Sticky Stains, Roach Baits, Old Food: Inside Some LA Area Motel Rooms Charging Hundreds for Super Bowl Weekend


The labor department just announced that inflation is at a 40-year high — up 7.5% from the same time last year. 

COVID-19-related shortages are partly to blame, but you can’t use that as the excuse for some sky-high hotel prices Inside Edition found near the Super Bowl.

It happens every year when some hotel operators jack up their prices, but as chief investigative correspondent Lisa Guerrero reports, sometimes, you really don’t get much for your money.

At a Motel 6, not far from SoFi Stadium, the average room rents for $85 a night, but on Super Bowl weekend, they’re advertising rooms for more than $500.

So what did we get for our money?

While the sheets in the room looked OK, under the mattress was an open box of condoms, and the seat cushions were covered with sticky stains.

In a statement, a spokesperson for Motel 6 said: “[their] number one priority is providing a safe, clean and comfortable environment for all our guests. We are working with property management to ensure that this hotel meets our high standards so we can deliver a great experience for all of our guests.” 

Right down the street at Lyfe Inn & Suites, rooms can go for $90 a night. But for Super Bowl weekend, Inside Edition found it advertised online for a whooping $1,499.

In the bathroom of one hotel room, we found that the shower curtain was covered with ominous red stains. There was food all over the floor that looked like beans and rice.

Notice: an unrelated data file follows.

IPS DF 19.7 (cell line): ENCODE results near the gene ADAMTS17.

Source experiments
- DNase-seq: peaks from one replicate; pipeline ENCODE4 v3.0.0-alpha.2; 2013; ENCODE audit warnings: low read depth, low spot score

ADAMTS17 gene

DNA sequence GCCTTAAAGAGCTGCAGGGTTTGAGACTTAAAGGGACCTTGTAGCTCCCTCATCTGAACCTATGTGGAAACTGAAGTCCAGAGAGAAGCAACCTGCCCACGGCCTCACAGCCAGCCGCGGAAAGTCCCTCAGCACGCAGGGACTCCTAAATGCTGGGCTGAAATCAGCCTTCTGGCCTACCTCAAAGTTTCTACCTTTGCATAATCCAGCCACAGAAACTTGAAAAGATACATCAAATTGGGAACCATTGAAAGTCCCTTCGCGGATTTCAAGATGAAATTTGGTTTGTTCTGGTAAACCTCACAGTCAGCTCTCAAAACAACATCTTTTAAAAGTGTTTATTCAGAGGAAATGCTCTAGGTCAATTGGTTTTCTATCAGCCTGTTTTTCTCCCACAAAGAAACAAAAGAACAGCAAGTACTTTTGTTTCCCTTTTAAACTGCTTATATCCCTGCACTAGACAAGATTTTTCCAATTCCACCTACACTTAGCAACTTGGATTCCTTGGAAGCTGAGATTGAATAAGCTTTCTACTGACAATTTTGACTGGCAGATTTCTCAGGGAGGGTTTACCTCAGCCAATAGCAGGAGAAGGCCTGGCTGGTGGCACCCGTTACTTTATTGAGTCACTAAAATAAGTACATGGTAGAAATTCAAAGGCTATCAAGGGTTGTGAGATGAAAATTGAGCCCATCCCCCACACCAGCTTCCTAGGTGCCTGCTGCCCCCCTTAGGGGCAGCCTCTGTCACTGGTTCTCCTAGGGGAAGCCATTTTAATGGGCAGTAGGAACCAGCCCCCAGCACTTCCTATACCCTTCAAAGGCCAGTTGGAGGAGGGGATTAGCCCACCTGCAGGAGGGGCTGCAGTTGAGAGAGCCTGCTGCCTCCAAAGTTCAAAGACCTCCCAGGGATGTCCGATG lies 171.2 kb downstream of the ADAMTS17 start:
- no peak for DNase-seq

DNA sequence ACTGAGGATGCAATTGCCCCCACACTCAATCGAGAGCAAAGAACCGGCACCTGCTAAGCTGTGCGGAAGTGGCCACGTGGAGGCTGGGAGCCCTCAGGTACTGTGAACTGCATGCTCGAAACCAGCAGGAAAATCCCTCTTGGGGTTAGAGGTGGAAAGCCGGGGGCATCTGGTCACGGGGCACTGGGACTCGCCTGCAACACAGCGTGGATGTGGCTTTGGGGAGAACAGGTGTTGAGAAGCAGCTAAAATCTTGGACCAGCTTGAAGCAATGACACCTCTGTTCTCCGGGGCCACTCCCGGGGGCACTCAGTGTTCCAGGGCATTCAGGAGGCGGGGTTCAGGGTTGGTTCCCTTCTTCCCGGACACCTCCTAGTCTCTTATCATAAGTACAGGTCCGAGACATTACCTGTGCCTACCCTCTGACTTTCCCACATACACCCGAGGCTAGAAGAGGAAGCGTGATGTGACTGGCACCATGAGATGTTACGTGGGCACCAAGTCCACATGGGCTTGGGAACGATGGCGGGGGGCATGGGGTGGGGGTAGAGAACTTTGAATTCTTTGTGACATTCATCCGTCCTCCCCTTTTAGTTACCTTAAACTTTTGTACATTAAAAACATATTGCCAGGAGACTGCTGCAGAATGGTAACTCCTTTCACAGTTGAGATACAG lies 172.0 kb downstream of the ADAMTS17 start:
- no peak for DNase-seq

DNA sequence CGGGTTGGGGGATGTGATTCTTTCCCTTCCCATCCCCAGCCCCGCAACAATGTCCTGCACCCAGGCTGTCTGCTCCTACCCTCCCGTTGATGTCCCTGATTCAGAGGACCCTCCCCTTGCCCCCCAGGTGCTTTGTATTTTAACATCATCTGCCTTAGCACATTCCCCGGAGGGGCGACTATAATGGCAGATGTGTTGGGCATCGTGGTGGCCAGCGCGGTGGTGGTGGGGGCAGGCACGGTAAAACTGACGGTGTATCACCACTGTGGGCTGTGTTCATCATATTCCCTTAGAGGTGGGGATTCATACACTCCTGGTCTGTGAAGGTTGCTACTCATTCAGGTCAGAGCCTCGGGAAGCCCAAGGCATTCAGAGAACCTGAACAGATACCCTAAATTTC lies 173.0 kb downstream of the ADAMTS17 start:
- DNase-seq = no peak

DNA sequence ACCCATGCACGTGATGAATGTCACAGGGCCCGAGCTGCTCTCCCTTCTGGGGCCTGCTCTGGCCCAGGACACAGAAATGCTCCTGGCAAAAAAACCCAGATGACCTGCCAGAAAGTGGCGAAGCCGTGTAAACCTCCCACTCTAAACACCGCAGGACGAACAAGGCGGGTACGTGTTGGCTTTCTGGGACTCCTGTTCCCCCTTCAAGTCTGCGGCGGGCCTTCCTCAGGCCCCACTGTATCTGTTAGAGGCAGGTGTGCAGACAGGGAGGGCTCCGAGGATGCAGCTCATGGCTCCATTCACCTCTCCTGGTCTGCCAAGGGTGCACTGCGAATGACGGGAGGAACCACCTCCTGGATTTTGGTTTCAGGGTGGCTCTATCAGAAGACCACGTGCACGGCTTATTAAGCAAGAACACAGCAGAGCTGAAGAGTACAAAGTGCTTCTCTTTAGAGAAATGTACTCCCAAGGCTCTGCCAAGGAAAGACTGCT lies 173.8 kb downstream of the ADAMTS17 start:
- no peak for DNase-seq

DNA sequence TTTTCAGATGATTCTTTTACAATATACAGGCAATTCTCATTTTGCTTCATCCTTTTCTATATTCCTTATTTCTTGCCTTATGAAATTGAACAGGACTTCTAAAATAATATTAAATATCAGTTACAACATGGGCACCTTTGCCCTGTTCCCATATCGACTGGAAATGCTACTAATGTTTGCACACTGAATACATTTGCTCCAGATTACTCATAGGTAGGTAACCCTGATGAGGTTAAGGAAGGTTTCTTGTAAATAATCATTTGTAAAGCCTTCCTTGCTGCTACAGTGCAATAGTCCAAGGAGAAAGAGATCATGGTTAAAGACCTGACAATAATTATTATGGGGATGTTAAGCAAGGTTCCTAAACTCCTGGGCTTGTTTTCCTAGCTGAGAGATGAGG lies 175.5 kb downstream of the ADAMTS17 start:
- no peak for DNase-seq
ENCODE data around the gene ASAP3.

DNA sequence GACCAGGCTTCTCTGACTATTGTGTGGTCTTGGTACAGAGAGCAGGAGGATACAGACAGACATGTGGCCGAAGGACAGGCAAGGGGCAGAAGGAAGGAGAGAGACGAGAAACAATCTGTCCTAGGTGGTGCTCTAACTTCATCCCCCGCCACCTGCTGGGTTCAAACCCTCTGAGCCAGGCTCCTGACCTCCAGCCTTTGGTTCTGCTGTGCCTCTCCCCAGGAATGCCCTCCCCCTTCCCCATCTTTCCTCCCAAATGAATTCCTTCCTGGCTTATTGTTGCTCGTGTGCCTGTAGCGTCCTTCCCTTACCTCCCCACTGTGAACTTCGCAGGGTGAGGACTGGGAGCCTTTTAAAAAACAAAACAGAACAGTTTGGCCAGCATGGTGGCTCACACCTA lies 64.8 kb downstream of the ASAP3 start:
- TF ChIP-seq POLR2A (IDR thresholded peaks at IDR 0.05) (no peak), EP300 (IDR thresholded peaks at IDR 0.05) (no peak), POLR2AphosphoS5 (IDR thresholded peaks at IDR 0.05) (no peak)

Behind the bed was disgusting, and when we pushed back the mattress in the room, there were three cockroach bait stations.

A manager for the Lyfe Inn & Suites told Inside Edition he would replace the shower curtain, and acknowledges they’ve had a problem with cockroaches in the past.

As for the price, a district manager later said it was a typo and the rooms are renting for $449 a night, not $1,499. He also said that during the COVID-19 pandemic, they have been restricted in cleaning rooms and said that housekeeping is not allowed to go into rooms everyday unless requested by a guest or the room is unoccupied between guests, adding that sometimes housekeepers “aren’t that thorough.”

But nothing compared to what we found at the Holly Crest Hotel just blocks away from SoFi Stadium.

Inside Edition rented a room for $85, but for the big game, they’re charging more than nine times their normal rate at $780 a night.

In the room we had, there were nasty yellow stains all over the mattress cover and an “uncured ham” sticker covering the smoke detector. 

The manager removed the sticker and says they plan to replace the mattress as well.